Health IT Mandates, Costs Force Doctors to Leave Small Practices
Many doctors are leaving private practices to join large health care organizations, such as hospitals, partly due to the IT costs of implementing electronic health record systems, according to a new report by Accenture, a consulting firm.
For the Accenture survey, called "Clinical Transformation: New Business Models for a New Era in Health Care," more than half of the doctors polled, or 53 percent, mentioned electronic health record (EHR) requirements as a reason for abandoning a private practice and seeking employment in a large health organization.
Accenture announced the results of its survey on Oct. 31. The firm interviewed 204 physicians in May 2012 with an even mix of primary care and specialties across equal sections of the United States.
Only 36 percent of doctors will remain part of an independent practice by 2013, Accenture reported. In 2000, 57 percent of doctors were independent, compared with 39 percent in 2012.
Doctors who do remain independent will offer telemedicine or online consultations to sustain their profits, according to Accenture.
Companies offering telemedicine, also referred to as telehealth, include American Well and Consult A Doctor. This trend of subscription-based services such as telemedicine could increase threefold over the next three years, the company reported.
"Subscription-based models may expand and evolve over time as many physicians continue to look for ways to differentiate their practice in order to remain independent and self-employed," the Accenture report stated.
Business costs and expenses, including those of IT hardware and software, are inducing doctors to join large health organizations. Large health providers have expertise and purchasing power that small practices lack, Dr. Kaveh Safavi, managing director for Accenture's North America health industry group, told eWEEK.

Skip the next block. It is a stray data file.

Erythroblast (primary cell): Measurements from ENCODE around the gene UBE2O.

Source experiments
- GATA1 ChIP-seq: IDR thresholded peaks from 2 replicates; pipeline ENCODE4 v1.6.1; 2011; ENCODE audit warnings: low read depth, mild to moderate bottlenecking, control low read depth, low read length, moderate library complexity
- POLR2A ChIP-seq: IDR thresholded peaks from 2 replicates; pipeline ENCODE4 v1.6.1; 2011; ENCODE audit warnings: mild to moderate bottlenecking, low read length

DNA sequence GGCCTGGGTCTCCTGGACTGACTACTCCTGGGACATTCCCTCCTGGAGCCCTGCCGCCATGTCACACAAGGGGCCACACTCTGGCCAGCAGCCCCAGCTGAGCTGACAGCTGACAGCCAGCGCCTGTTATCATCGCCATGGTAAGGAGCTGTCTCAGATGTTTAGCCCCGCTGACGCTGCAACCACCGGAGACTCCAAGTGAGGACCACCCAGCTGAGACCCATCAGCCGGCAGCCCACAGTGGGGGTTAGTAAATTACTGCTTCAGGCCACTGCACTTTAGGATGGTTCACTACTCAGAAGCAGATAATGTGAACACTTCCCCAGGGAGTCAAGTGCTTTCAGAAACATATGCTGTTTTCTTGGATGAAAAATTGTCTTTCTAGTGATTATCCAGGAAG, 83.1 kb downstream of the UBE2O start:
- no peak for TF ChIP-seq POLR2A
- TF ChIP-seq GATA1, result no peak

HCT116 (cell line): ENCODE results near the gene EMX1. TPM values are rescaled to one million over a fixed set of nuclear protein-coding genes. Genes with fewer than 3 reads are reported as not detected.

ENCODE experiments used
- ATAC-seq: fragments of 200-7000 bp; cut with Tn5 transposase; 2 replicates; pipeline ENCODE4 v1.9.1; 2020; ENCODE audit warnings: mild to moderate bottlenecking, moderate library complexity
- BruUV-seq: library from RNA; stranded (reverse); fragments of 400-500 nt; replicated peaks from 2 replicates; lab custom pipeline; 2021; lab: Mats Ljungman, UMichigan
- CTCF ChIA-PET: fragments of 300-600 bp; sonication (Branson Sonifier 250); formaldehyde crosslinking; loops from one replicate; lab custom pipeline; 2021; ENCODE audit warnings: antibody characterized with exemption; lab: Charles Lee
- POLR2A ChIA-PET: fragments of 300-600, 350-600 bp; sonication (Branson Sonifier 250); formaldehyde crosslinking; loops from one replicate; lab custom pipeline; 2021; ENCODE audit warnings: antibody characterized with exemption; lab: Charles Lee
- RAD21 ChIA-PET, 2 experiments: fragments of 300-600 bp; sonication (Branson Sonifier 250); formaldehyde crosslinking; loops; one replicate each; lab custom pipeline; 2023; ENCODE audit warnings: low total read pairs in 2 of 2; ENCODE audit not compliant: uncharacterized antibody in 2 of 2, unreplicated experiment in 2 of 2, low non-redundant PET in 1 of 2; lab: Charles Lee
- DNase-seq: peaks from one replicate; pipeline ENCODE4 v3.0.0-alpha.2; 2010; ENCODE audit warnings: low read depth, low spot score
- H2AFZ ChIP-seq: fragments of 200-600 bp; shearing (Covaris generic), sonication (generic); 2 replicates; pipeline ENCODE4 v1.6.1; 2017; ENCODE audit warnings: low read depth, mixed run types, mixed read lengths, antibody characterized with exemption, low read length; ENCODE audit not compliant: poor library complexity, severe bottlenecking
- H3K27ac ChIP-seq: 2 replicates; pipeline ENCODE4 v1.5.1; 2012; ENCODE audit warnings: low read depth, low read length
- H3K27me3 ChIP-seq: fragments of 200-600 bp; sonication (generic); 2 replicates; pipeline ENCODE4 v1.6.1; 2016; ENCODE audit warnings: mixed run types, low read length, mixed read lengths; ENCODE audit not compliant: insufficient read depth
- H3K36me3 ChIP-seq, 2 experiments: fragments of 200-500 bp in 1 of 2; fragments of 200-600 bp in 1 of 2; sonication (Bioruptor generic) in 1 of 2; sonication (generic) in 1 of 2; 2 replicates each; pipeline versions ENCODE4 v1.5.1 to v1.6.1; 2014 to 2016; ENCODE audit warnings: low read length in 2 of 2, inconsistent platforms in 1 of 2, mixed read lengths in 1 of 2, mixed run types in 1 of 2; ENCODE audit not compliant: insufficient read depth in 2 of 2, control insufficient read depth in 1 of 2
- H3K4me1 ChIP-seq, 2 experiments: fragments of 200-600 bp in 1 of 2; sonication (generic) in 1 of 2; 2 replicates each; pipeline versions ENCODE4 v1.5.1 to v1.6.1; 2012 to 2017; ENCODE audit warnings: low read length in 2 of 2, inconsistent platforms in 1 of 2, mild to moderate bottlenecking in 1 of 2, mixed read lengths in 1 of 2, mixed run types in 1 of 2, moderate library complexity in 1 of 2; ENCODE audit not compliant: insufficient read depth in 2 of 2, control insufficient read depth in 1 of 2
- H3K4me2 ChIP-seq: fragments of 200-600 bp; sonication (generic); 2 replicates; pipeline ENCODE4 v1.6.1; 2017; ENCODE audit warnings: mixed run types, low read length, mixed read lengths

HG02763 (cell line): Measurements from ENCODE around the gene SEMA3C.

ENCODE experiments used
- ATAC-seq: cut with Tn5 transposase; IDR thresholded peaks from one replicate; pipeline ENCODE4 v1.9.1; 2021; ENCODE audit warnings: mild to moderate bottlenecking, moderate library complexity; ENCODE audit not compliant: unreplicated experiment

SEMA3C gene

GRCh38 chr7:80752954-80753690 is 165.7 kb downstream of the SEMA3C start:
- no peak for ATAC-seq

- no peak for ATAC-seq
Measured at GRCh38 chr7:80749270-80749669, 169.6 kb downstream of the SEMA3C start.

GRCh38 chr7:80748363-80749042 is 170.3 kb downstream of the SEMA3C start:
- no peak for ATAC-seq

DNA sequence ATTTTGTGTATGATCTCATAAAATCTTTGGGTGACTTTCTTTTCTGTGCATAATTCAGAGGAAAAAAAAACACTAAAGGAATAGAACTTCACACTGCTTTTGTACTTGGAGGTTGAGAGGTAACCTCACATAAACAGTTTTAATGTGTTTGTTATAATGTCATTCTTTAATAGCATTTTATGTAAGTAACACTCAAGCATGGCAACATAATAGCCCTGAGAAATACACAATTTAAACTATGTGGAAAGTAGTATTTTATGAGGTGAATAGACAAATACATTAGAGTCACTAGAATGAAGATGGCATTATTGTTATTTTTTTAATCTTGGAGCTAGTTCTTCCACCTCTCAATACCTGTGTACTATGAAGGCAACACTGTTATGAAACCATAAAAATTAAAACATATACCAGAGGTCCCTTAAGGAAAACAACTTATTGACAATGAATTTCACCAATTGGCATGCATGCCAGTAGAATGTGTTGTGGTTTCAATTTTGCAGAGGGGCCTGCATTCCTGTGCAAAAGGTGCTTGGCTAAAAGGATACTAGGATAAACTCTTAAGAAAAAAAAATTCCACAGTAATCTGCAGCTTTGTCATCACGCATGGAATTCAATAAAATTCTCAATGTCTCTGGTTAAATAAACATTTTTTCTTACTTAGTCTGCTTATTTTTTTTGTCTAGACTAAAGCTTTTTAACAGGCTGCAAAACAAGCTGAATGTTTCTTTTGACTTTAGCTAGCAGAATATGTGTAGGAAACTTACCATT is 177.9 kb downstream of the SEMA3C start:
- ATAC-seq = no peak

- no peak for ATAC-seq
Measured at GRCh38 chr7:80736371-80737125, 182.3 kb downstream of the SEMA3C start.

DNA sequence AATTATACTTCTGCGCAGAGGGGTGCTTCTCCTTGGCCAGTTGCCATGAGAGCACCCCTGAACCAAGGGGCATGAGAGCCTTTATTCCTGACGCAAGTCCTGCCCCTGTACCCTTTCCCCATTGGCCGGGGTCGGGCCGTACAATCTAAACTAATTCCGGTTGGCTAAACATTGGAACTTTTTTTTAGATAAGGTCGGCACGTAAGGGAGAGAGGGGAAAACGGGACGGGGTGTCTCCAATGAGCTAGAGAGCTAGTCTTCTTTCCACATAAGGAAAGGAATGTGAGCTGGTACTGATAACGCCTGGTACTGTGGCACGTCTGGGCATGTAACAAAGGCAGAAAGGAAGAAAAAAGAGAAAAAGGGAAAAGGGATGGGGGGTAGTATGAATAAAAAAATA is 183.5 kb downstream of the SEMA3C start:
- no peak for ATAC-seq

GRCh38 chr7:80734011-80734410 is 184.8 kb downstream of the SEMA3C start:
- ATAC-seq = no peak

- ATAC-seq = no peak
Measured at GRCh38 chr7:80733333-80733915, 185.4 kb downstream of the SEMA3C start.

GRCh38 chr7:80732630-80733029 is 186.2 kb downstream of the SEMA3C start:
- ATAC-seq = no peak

"There's a whole level of forces, expertise and purchasing power that the small practices don't have," said Safavi. "They can't simply choose not to have a practice that's digital or connected," said Safavi.
In addition to the clinical documentation of EHRs, doctors are also required to implement practice-management, billing and scheduling applications, Safavi noted.
"There's a number of different technologies that are just becoming increasingly complex and require special knowledge—and being a good buyer, a prudent purchaser," he said.
Becoming part of a managed care organization decreases costs for doctors, according to Accenture.
A large majority of physicians surveyed, 87 percent, mentioned cost and expense of running their own business as a reason to join a larger organization.
Under the Health Information Technology for Economic and Clinical Health Act (HITECH Act), the federal government imposes penalties for providers that don't demonstrate meaningful use of EHRs.
Doctors are joining large practices that have the IT resources to avoid these penalties, Safavi suggested.
"Many of them are saying the day of the small physician practice is ending," said Safavi. "Compliance burdens are higher," he added, referring to the meaningful-use mandate.
Under the Affordable Care Act, or Obamacare, doctors must also demonstrate quality of care as part of the law's accountable care requirements to qualify for incentives based on outcomes. To report on quality, you need the proper IT infrastructure, Safavi noted.
"You don't have to also be a business owner and a chief technology officer at the same time," said Safavi.